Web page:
Central Coast Council Administrator Dick Persson has announced Council will borrow $50M and sell $30M worth of assets in an attempt to address an expected $89M deficit.
Environmentally sensitive lands such as those in the Coastal Open Space System (COSS) will be safe, with the asset sale “more likely” to be buildings.
Central Coast Council is drawing up a list of more than $30M in assets to sell as it works through a list of strategies to address a growing deficit.
Administrator Dick Persson said Council’s financial situation was arguably worse than first thought.
“The cash management has been appalling,” he said.
“I can’t see how Council couldn’t see it coming.”
Persson said asset sales would not involve community land or environmentally sensitive lands such as COSS lands but would “more likely” mean buildings.
The list of assets would be made public before any sales decisions were made and they would be part of a raft of suggestions to be included in a report on council’s finances set to be handed down by Persson by early December.
The challenge would be to present in plain English how the Council arrived at the financial situation it is now in, he said.
Persson said the narrative would cover a period from two years prior to the council amalgamation in 2016 to the present.
The decision to identify the assets was made at the Administrator’s first ordinary council meeting on November 9.
At the meeting, Persson introduced the Council’s new chief financial officer Natalia Cowley, who spoke briefly about the work being done to address Council’s financial position, including daily monitoring of cash, payments and restrictions and communication with suppliers.
Council flagged in early October a more than doubling of its expected deficit including immediate liquidity problems.
Cowley started with Council in November.
Her comments echoed a status report tabled at the meeting which detailed the actions in the 100 Day Recovery Action Plan which is now being called the Business Recovery Plan.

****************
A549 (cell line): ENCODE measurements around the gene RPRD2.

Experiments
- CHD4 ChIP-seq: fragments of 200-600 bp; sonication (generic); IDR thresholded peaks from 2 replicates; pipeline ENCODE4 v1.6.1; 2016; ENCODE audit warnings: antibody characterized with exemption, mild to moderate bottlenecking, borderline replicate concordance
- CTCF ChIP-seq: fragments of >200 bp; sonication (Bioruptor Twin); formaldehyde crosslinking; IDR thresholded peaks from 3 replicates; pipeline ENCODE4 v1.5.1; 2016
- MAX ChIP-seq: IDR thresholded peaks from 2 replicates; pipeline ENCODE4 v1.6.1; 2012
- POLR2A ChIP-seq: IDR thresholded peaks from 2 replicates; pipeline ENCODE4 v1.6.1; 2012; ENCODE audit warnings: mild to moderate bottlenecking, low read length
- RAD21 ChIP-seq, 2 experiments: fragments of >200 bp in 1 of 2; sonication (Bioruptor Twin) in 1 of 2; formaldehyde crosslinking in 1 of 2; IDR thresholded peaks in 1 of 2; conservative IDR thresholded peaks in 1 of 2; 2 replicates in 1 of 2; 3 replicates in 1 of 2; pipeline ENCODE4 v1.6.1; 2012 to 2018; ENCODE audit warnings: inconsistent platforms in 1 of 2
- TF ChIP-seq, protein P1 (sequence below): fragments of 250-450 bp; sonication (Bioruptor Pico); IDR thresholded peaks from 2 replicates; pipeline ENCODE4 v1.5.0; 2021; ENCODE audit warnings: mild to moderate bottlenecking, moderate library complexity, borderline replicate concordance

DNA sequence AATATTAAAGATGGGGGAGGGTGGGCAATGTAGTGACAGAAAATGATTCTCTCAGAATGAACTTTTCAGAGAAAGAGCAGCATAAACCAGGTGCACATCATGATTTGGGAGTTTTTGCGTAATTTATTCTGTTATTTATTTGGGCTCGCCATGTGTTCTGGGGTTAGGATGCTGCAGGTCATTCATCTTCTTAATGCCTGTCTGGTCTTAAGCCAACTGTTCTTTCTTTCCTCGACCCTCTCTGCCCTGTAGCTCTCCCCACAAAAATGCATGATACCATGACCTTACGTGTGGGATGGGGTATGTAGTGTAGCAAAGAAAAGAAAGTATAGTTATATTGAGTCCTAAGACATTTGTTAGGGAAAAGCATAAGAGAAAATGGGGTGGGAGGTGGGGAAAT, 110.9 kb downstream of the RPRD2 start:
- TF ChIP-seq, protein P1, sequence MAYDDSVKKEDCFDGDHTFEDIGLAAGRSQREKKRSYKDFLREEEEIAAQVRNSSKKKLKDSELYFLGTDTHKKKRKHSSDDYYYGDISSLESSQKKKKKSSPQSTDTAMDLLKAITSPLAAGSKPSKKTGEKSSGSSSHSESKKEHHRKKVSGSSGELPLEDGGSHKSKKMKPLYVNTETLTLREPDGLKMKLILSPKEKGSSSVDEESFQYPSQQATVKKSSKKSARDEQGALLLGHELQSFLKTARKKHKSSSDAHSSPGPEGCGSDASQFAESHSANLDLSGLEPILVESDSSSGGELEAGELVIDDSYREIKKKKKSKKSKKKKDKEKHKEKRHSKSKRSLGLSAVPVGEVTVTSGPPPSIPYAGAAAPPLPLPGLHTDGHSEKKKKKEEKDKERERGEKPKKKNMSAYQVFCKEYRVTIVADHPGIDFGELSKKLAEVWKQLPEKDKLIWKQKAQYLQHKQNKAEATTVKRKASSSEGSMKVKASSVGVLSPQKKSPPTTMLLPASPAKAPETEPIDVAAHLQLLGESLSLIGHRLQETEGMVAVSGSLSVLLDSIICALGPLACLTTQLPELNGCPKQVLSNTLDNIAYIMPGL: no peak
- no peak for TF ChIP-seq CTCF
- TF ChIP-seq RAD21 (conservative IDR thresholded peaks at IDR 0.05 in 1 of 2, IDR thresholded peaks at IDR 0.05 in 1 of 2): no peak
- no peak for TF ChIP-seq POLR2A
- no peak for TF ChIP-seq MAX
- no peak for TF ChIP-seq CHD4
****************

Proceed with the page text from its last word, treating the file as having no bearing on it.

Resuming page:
“Progress has been made on identifying and mitigating the key causes for the situation that Council finds itself in,” the report said.
The status report explained that a review of internal allocations between different funds had found $7M that could be re-allocated from the general funds to the Waste, Water and Sewer funds.
However, the forensic audit was ongoing and included analysis of expenditure from the 2016/17 financial year to date, it said.
Consultants KPMG expect the first phase of their engagement, mainly information gathering, to be completed by November 13.
Historical analysis will take another six to eight weeks.
“Due to the second phase deliverable being impacted by the Christmas period, it is expected the historical analysis findings will be available mid-late January 2021,” Council said.
Meanwhile senior management provided a summary of savings identified and actions completed to date.
Some of the major savings have come from a review of overtime and cuts to the capital expenditure program and the temporary workforce.
Overtime reduction strategy has produced favourable results with some weeks rendering a 40 per cent reduction on the historical average trends, the report stated.
A review is underway of current staff benefits to model different scenarios for cost saving.